Stop by Westview’s tackle shop and we will put you on to in- and offshore GPS spots to improve your catching

John Falavolito, Owner/Operator Westview Marina & Lodge, Tahsis 800-992-3252
N49* 55’ 13 W126* 39’ 78.5

Saltwater - There’s lots of salmon in the Port Hardy area now: lots of chinook (springs) and coho salmon.
The springs are now open to retention of one fish per day. Unfortunately DFO (federal fisheries) imposed slot size limits; fish between 62-80 cm are the only ones we can keep. That’s a very narrow range, fish between about 16 and 18 lb. There are plenty of chinook salmon in our waters, and we’re forced to release a lot of big fish. That restriction was announced just one hour before the chinook opening July 15. It’s another DFO blunder that we will not forget on election day.
Those springs are found between 40 and 60 ft. and are being hooked on anchovies. They are everywhere at every local spot that people fish.
The coho are up to 10 lb. so far, and getting bigger every week. They are also all over the place, right inside Hardy Bay, so it’s easy fishing for anglers in little boats. They’re biting on Skinny Gs and Coho Killers.
Lingcod fishing has been good. Halibut fishing is okay. They’re down at 240-260 ft, and biting on jigs and spreader bars. The halibut are much closer to Port Hardy this time of year.
Freshwater - Trout fishing remains good in the bigger lakes, Victoria and Alice. With the warmer water trout will spend time in deeper water. Trolling black and silver Flatfish will be effective. Fly fish with Wooly Buggers, Doc Spraleys, streamers and bucktails, and other wet flies deep on sinking line.
Jim’s Castle Point Charters & The Bait Shack, 250-949-9294, cell 250-949-1982


Jessica Rodgers with a November Vancouver Island steelhead. Photo courtesy Tyee Marine

Jasmine from Campbell River caught her very first fish (at Point Holmes) on her pink Barbie rod with a blue BuzzBomb. She was persistent in wearing her pink princess dress to match her rod.










This Atlantic salmon was caught in the Salmon River on Vancouver Island. The faceless angler is a federal fisheries employee who fears for his job security if he is perceived to be making an anti-aquaculture statement in his off duty fishing.










In the spring when it’s time to buy your fishing licenses there will be some changes. Non-tidal licenses will remain available from your fishing tackle store as well as the BC government website. Tidal licenses however will no longer be for sale at any store, they will only be available on-line for 2014.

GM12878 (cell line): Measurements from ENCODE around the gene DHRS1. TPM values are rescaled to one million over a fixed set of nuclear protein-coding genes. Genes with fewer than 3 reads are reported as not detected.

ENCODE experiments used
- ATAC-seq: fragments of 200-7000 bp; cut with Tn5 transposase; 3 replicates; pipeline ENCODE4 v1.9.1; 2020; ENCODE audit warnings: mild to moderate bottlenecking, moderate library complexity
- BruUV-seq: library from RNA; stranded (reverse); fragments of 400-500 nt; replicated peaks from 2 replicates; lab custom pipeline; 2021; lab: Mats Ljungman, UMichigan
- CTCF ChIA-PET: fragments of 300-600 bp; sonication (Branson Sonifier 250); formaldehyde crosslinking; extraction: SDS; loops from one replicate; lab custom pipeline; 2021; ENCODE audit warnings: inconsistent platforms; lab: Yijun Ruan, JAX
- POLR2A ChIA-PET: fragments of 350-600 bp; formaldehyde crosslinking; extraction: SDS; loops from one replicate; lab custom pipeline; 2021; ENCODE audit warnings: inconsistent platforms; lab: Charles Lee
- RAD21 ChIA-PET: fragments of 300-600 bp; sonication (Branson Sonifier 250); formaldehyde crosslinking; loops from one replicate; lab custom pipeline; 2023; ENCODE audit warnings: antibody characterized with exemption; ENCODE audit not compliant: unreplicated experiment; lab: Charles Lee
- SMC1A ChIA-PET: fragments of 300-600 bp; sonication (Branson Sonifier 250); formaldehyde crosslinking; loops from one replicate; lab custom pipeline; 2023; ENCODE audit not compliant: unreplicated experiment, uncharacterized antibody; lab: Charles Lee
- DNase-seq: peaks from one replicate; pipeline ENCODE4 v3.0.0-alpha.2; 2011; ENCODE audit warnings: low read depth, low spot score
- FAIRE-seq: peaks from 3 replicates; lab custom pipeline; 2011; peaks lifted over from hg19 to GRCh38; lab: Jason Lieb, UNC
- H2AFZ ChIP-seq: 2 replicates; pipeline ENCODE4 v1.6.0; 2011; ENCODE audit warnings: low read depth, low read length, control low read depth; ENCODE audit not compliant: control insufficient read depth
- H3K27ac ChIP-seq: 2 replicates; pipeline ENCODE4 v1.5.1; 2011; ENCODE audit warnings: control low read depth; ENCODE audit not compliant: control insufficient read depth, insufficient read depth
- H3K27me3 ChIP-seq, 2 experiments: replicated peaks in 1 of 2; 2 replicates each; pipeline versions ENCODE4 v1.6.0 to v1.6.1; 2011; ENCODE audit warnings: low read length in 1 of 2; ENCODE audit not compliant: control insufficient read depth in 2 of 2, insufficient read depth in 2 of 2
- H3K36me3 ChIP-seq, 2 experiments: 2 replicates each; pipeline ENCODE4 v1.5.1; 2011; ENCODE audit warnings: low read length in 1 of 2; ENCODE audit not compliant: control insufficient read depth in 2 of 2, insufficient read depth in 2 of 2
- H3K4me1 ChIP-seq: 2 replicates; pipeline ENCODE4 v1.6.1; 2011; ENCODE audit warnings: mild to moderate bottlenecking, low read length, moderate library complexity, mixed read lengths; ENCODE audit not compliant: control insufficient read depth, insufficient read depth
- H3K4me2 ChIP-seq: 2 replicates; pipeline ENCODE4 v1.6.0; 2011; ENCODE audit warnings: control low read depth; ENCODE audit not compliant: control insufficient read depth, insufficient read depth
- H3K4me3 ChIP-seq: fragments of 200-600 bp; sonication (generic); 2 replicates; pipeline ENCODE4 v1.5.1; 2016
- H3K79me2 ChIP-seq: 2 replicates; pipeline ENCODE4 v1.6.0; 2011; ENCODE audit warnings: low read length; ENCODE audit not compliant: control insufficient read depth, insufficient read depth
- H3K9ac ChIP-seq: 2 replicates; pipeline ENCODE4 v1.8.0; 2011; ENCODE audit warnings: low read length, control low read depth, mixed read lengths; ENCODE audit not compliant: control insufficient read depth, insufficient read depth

As an attempt to go green by using less paper the federal government will no longer print blank licenses. Anglers, however, will have to print the on-line license and carry it with them when fishing.

The federal government will also stop offering vendors any incentive to sell  licenses. Previously tackle shop owners earned one dollar for each license sold. Not exactly a high profit margin, but a bit of compensation for their time. So the federal government will save money by not printing licenses and also by not sharing proceeds with stores. Also going into extinction are printed tidal waters regulations booklets. The government is banking on anglers carrying smart phones to check regulations wherever they are fishing.

Many tourists will be caught unprepared, and possibly find themselves paying fines for fishing without a license and without a clear idea of fishing regulations.

To buy your tidal waters fishing license on-line click here.


Be bear aware

A biological drive to put on weight for a long winter has B.C.’s bears on the move, seeking out the calories they need before heading to their dens.

In their desperation to get enough food, bears can get aggressive, especially in areas close to human habitat. That’s when most bear-human conflicts occur. If you’re fishing Island rivers there’s a chance you may encounter bears drawn to the same shores.

Bears have an incredible sense of smell. They can zero in on food from miles away and can be single-minded to get at that food. For a bear, food comes in many forms, including garbage and over-ripe fruit in residential areas.

Every bear encounter is unique so there are no steadfast rules.

If you meet a bear in the wild try to remain calm. Never approach or chase a bear; face the bear without making eye contact, back away slowly. Take the same route out that you came in. Try to keep track of the bear, but again, don't challenge the bear with eye contact.

If the bear makes blowing or snorting noises and then charges and veers off at the last second this is likely defensive behavior so continue to back away.Extend your arms above your head appearing as large as you can, talk in a gruff voice, look for a weapon such as a rock or stick. Drop your pack to distract the bear; only do this if absolutely necessary because the bear could learn to pursue people for their packs.

Climb a tree as a last resort.

If a bear is persistent or aggressive, call the Report Poachers and Polluters hotline 1- 877-952-7277, or surf to

For more information about bears and bear-human conflicts, visit: